Fiat’s Professional Doblo Cargo has scooped WhatVan?’s Light Van of the Year Award for the third consecutive time.

With a wide range of engines and capacities, the Turkish-built load-lugger is a serious contender in the small van segment, with its enduring appeal, quality, and practicality in demanding working environments.

It received a makeover last year and first appeared in its current form back in 2015.
As part of that refresh, Fiat added more wheelbase and roof options to create a larger family of light commercial vehicles, and even included a chassis cab as basis for a dropside – unusual at this size.

In panel van format there are a total of four versions. The Standard Van offers a load compartment length of 1,820mm with widths of 1,518-1,714mm and a height 1,305mm. This creates a load volume 3.4m³, while payload varies from 750kg to 1,005kg.

The Maxi Van boasts a load length of 2,170mm, widths from 1,518mm to 1,714mm, and a height 1,305mm, giving a volume of up to 4.2m³ and a generous 1,005kg payload capacity.

Then comes the High Roof Van. It has the same dimensions in plan view as the Standard Van but with an increase in internal height to 1,550mm. This boosts the load volume to 4.0m³, almost matching the longer Maxi Van’s figure, but in a more wieldy vehicle – important for city-based multi-drop work. The maximum payload is also 1,005kg.

Finally, there is the XL Van, which is as big as some medium vans. This combines the High Roof and Maxi Van versions’ best features of 1,550mm height, a load length of 2,170mm and a width of 1,714mm to create a total volume 5.0m³. The payload is not reduced either, with the Doblo Cargo’s best of 1,005kg being retained.

There are four engine options, three of which are diesels: a 1.3-litre with 95hp and 200Nm of torque and two 1.6-litre units with 105hp and 300Nm of torque, or 120hp and 320Nm of torque. The 1.4 petrol unit offers 95hp and 127Nm of torque.

Safety features include a raft of onboard electronic devices, such as ABS, electronic stability control and electronic brakeforce distribution, for example, some of which are mandatory.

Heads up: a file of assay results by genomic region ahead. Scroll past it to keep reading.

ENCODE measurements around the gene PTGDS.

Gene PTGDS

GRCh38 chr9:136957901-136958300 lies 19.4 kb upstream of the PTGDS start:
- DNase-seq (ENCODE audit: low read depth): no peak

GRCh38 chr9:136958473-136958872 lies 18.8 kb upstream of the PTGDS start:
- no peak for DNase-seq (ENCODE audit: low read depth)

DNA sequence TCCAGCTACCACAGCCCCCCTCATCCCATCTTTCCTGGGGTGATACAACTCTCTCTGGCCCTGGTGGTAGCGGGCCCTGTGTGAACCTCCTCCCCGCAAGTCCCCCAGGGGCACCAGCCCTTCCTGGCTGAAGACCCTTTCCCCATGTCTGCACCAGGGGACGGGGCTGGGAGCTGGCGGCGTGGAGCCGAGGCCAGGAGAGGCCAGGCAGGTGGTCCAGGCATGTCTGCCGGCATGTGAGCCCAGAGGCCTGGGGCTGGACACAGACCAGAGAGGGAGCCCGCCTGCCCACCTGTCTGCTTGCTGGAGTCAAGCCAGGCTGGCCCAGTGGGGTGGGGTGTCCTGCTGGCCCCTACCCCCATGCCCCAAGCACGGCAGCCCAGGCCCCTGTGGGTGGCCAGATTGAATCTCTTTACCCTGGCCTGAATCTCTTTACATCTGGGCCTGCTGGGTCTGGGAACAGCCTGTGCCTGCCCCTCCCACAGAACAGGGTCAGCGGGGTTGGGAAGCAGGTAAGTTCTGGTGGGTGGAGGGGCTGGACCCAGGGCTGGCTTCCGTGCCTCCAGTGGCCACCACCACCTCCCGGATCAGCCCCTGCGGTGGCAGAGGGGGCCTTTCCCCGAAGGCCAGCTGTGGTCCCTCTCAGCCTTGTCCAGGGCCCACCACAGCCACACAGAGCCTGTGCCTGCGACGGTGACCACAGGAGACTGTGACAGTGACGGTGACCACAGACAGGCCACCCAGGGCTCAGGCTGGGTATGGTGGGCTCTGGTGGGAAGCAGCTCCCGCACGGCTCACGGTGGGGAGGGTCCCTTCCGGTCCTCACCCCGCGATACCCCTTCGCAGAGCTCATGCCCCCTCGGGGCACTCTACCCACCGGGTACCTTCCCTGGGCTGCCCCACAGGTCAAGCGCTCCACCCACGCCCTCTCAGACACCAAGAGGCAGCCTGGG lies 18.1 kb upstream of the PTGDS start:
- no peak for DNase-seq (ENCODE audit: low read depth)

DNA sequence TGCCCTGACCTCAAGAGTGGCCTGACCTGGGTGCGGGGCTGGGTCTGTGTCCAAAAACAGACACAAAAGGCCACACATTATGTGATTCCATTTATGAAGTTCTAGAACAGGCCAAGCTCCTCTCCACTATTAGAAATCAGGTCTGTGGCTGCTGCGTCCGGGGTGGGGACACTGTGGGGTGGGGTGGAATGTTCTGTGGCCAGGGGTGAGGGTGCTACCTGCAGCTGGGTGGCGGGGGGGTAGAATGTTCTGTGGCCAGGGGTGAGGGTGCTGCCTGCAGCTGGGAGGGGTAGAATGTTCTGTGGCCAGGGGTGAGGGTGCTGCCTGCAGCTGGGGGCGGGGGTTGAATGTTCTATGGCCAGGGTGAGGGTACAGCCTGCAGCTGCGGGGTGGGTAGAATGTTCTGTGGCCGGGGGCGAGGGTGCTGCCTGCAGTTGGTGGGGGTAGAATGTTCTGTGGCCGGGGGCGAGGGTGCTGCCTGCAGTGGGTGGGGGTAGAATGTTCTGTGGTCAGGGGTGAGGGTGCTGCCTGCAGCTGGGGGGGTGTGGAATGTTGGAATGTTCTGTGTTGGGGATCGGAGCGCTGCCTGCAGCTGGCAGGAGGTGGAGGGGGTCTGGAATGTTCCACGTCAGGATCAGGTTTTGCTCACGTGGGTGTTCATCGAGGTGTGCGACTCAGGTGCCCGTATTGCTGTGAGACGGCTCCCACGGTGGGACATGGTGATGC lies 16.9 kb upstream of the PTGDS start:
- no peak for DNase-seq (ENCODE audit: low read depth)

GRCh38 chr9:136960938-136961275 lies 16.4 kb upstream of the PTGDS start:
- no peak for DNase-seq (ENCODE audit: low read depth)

Connectivity is aided by the availability of Gateway, an interface that can be used to collect all the vehicle’s key onboard data, which can then be relayed to a fleet management system.

What Van? ran a long-term test Doblo Cargo for several months, over many thousands of miles and with a variety of different loads onboard. Throughout it all it proved completely reliable and the preeminent contender in its class. 

Doblo Cargo customers also benefit from a dealer network that offers a greater degree of out-of-hours servicing than most of its competitors.

Fiat has expanded its line-up of LCVs in the past few years but the Doblo Cargo is still the key model – and we wouldn’t be surprised if it remained that way for some time to come.

Highly Commended: Volkswagen Caddy

The Volkswagen Caddy has achieved the status of Highly Commended in the What Van? Awards. The 2018 version of the van is more complete than it’s ever been, with a great blend of comfort and practicality.

The Caddy boasts phenomenal build quality, a praiseworthy approach to safety, impressive on-the-road performance, and one of the best light commercial transmissions available in the shape of the optional automated six- or seven-speed Direct Shift Gearbox.

The Caddy offers exemplary safety kit and includes the standard addition of autonomous emergency braking and driver alert across the range.

To encourage take-up of petrol models VW has commendably reduced prices, with the base Startline 1.2 TSI 84hp now costing £13,745 (all prices exclude VAT) – a saving of about £1,000 compared with the previous price.

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